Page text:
Gateway to the North
The A46 lies along the route of what was the Roman road from Lincoln to Exeter, the Fosse Way, and Roman remains have been found in many villages around Newark.
It is not known whether there was actually any Roman settlement at Newark, but there is no doubt that those feet would have passed through what is now my place of work. The Romans left these shores in around AD400.
If there was no Roman settlement in Newark, there were certainly Anglo-Saxons living here. An Anglo-Saxon cemetery, used from the early 5th to the early 7th centuries, has been found in Millgate which runs close to the Fosse Way.
The famous Lady Godiva is known to have owned Newark in 1055, and in 1086, ‘Newerche’ is mentioned in the Doomsday Book as having a population of 117 people; this rising to around 35,000 by 2007.
There are many places of worship of different denominations in Newark. However, the town is dominated by the towering spire of the parish church of St Mary Magdalene which is about 250 feet high and is reputed to be the fifth tallest parish church tower in the country.
There are many buildings in Newark of stunning architectural merit; the oldest of which now houses the Nottingham Building Society. It was originally a house and became the White Hart Inn. It was one of the most important inns in the town during the Civil War and the town’s busiest coaching inn during the 1830s, and dates from the 15th century.
Several stunning Tudor buildings are dotted around the town, one of which is called the King Charles Coffee House, boasting of Newark’s Royalist allegiance during the Civil War.
|King Charles Coffee House plaque||The plaque in the park|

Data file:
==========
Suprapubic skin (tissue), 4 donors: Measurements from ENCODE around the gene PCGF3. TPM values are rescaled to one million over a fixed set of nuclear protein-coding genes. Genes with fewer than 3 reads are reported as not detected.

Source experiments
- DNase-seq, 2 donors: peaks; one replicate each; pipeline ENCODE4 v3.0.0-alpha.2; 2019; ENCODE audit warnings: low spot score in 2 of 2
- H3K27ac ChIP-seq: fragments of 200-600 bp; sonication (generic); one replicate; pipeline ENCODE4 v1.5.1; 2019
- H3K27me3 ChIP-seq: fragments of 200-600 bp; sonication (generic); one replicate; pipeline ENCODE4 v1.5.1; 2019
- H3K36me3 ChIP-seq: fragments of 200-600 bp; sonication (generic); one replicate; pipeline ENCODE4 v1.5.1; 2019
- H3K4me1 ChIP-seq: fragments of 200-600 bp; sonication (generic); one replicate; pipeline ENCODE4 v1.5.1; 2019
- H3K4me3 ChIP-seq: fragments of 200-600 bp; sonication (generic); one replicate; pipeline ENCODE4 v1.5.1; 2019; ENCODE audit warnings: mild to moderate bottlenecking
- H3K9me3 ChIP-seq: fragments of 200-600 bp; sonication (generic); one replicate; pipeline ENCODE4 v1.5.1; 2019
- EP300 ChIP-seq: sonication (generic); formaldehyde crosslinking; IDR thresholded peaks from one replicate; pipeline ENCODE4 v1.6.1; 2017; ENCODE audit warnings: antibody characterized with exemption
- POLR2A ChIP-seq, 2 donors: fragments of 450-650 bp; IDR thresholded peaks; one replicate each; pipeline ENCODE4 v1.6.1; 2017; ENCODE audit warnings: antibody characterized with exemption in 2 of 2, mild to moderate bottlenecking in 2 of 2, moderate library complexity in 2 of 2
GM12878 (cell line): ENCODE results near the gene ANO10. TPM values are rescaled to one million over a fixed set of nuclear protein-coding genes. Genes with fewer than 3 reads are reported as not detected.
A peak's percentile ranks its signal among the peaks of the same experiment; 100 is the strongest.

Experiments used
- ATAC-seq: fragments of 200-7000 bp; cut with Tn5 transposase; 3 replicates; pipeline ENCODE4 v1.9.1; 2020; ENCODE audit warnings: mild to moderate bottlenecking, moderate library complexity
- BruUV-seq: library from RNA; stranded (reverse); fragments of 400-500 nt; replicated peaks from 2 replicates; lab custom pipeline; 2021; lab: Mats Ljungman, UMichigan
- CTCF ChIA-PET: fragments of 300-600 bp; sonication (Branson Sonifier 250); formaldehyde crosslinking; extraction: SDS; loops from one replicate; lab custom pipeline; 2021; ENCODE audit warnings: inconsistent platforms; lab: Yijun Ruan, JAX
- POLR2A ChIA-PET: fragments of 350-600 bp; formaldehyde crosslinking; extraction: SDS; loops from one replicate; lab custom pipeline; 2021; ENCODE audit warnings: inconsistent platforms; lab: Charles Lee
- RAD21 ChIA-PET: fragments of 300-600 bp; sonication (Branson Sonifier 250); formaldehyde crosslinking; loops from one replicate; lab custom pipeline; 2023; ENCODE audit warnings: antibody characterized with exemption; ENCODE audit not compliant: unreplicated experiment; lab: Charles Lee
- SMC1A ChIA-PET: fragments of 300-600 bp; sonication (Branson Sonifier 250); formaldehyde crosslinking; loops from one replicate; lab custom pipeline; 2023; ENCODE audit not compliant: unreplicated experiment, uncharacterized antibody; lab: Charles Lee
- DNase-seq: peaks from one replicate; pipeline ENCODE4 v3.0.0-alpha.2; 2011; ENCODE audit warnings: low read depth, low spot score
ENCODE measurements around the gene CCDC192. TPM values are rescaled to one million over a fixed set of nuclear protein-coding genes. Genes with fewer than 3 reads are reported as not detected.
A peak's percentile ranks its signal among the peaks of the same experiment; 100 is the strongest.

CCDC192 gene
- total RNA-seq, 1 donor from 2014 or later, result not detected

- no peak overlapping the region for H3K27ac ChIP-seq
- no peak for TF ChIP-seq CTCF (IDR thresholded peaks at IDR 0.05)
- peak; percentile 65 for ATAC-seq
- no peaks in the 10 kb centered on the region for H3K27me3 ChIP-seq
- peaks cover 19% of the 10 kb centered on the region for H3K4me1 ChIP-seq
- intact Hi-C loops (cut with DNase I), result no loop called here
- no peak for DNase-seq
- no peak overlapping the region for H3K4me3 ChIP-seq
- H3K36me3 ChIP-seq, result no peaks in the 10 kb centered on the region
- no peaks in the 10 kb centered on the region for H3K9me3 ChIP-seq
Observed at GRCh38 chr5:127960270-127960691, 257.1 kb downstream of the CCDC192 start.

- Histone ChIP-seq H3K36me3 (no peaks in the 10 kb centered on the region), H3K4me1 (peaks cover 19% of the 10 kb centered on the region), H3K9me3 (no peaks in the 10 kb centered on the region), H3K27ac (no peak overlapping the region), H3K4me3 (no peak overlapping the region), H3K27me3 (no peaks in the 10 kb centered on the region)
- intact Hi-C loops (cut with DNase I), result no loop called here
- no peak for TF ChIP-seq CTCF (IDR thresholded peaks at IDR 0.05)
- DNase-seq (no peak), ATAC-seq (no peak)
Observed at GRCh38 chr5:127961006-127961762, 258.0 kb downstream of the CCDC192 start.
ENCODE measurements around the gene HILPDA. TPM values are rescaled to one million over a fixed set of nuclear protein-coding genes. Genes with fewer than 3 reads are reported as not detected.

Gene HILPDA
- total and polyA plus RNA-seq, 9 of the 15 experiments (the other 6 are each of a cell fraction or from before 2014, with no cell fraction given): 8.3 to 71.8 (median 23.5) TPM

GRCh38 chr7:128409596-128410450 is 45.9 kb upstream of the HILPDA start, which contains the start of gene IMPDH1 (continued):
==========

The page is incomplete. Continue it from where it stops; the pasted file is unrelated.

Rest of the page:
During the English Civil War Newark’s allegiance lay with King Charles I and was a Royalist stronghold. What is now the ‘Baker’s Oven’, pictured in the montage of Tudor buildings on the front page of this issue, is the place where Prince Rupert stayed overnight in October 1645, as it was the Governor’s house during the Civil War.
Newark was laid siege to three times by Oliver Cromwell’s Roundheads in 1643, 1644 and 1646. The siege of 1646 lasted six months, before Charles surrendered on 5th May. With the town being besieged so regularly it was apparently felt necessary to strike ‘siege coins’, an illustration of which can be seen here: Nottinghamshire Heritage Gateway.
Newark Castle was built on the banks of the River Trent in the 12th century by Alexander the Magnificent. It is famous for being the place where King John died in 1216 and where, in 1603, James I stayed en-route to being crowned King. After the end of the Civil War, when Charles I had surrendered, the castle was destroyed on the orders of Oliver Cromwell; presumably as it had been the cause of much trouble for him, having laid siege to the town three times in four years.
The cobblestones of Newark Market Place are watched over by the magnificent town hall. It was designed by John Carr of York and built between 1774-1776. Newark’s police station was, at one time, located on the right hand side of the town hall, the blue door there being the entrance. On the left hand side of the building can be seen the narrowest building in the town, at just one room wide over three floors.
|Newark Castle||Newark town hall|
The brewing of beer is a huge part of Newark’s past and two large breweries, John Smith’s and Warwick’s and Richardson, used to supply their beer to local pubs which refreshed the working men of Newark and the East Midlands. There are many old maltings and malt kilns dotted around the town, most of which are now listed for protection and some have been tastefully renovated into apartments. Newark had many coaching inns which played a large part in keeping the Royal Mail coaches on the move by stabling the horses. Sadly, the coaching era in Newark, as in most of the country, died out almost overnight with the introduction of the railways. Newark has two railway stations; Castle station which accommodates the east/west railway and Northgate station which is a major station for the main east-coast railway, each helping the town to retain its title ‘Gateway of the North’.
© Rosie Knees 2008